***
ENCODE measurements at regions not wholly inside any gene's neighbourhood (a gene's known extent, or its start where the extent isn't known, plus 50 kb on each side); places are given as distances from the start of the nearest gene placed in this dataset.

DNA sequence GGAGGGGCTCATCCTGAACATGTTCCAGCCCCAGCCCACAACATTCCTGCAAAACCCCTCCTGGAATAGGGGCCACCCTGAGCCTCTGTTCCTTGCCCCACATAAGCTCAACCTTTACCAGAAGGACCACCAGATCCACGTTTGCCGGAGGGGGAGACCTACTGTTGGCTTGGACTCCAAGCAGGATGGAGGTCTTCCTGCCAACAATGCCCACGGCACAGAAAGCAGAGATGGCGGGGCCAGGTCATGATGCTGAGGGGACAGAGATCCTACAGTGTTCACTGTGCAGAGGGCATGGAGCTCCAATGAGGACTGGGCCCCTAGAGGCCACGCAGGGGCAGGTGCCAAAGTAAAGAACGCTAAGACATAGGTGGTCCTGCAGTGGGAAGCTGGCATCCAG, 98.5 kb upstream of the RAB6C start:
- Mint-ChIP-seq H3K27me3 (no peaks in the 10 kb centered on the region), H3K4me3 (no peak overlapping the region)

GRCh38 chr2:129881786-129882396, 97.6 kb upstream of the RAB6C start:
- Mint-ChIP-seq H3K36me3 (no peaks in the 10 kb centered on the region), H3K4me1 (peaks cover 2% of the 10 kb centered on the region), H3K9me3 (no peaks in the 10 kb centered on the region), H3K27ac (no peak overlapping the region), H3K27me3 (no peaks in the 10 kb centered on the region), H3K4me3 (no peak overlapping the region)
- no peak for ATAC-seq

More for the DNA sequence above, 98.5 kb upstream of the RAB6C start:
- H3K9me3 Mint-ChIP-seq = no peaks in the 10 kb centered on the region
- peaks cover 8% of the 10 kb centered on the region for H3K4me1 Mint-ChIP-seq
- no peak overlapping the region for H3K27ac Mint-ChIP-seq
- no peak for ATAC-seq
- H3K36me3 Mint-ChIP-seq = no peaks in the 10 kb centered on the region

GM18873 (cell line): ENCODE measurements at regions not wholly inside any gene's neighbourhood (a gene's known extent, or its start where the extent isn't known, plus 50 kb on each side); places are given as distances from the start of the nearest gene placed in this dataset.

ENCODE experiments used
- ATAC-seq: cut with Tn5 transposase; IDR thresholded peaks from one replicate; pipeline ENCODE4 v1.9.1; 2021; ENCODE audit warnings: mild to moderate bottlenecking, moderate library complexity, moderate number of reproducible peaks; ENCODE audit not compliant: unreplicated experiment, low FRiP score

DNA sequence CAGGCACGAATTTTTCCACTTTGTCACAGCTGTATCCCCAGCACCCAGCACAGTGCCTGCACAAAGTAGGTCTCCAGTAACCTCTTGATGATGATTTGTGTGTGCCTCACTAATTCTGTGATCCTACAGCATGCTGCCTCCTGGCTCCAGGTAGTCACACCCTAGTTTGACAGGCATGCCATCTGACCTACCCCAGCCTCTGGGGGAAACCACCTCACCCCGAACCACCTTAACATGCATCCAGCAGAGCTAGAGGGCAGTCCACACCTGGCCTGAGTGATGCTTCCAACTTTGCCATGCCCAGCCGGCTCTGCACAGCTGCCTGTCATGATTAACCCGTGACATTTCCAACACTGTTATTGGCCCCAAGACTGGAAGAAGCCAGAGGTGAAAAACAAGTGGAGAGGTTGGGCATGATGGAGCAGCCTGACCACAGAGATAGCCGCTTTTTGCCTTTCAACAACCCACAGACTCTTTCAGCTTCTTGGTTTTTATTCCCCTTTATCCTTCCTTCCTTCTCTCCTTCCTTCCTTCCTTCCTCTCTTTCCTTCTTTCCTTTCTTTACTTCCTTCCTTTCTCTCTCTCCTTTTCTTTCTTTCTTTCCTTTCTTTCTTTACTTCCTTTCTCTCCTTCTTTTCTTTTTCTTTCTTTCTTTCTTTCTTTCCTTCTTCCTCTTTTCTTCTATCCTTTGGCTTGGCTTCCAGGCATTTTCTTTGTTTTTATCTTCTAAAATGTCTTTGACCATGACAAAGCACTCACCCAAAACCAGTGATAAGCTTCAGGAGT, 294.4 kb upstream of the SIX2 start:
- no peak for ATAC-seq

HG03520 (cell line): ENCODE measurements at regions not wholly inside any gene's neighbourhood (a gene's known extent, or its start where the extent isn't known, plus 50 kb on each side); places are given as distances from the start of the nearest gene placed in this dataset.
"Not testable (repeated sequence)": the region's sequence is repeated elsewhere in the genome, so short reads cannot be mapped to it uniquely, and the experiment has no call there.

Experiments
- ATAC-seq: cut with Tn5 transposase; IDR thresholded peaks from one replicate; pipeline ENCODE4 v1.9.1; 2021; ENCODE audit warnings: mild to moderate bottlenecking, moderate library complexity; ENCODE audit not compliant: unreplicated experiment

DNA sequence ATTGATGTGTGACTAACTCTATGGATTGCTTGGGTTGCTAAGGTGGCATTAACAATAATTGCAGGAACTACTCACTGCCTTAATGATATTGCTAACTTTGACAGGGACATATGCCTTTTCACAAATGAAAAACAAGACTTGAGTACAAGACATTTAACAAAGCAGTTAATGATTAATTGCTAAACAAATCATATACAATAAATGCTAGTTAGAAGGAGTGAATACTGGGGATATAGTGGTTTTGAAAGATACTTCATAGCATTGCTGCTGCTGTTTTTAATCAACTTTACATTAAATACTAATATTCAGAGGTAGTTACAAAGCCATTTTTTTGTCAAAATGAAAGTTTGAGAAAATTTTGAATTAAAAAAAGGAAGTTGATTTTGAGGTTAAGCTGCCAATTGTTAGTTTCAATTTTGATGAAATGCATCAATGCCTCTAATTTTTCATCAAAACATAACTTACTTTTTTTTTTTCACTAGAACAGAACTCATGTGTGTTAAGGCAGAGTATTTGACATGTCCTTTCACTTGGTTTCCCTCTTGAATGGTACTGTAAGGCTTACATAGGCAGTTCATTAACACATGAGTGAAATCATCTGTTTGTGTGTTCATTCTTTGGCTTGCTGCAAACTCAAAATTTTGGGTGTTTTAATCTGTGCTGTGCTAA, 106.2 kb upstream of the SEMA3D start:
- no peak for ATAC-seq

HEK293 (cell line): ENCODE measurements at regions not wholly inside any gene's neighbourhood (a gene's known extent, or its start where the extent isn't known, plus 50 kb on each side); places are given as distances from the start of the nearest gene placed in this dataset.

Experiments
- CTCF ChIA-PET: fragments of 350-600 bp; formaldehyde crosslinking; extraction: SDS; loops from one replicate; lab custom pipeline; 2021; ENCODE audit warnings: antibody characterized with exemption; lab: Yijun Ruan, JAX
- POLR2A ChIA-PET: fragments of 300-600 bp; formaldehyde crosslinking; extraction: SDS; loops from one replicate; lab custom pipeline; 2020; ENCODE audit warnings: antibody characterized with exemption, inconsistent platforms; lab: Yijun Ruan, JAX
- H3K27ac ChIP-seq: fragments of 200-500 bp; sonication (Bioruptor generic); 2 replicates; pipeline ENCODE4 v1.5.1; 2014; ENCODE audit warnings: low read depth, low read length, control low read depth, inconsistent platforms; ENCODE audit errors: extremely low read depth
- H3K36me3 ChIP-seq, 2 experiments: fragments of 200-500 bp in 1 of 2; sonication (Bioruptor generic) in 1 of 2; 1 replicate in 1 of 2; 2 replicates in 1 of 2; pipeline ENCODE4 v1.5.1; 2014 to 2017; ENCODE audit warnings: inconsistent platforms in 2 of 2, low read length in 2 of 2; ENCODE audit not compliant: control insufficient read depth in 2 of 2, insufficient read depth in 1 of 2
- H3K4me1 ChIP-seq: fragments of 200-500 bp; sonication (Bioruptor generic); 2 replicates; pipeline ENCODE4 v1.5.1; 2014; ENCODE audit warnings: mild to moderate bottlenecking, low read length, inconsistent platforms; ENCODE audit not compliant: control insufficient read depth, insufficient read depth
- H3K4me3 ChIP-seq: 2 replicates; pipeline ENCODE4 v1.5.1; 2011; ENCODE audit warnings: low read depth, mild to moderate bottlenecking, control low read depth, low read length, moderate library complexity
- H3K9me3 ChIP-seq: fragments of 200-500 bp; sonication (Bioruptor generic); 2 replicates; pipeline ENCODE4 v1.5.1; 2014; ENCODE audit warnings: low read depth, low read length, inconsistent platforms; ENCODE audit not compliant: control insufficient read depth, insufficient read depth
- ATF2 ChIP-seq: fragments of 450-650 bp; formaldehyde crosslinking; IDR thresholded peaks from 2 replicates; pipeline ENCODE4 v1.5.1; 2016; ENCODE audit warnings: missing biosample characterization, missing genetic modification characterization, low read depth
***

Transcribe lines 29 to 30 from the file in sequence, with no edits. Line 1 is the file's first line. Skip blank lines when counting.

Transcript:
- H3K36me3 ChIP-seq, 2 experiments: fragments of 200-500 bp in 1 of 2; sonication (Bioruptor generic) in 1 of 2; 1 replicate in 1 of 2; 2 replicates in 1 of 2; pipeline ENCODE4 v1.5.1; 2014 to 2017; ENCODE audit warnings: inconsistent platforms in 2 of 2, low read length in 2 of 2; ENCODE audit not compliant: control insufficient read depth in 2 of 2, insufficient read depth in 1 of 2
- H3K4me1 ChIP-seq: fragments of 200-500 bp; sonication (Bioruptor generic); 2 replicates; pipeline ENCODE4 v1.5.1; 2014; ENCODE audit warnings: mild to moderate bottlenecking, low read length, inconsistent platforms; ENCODE audit not compliant: control insufficient read depth, insufficient read depth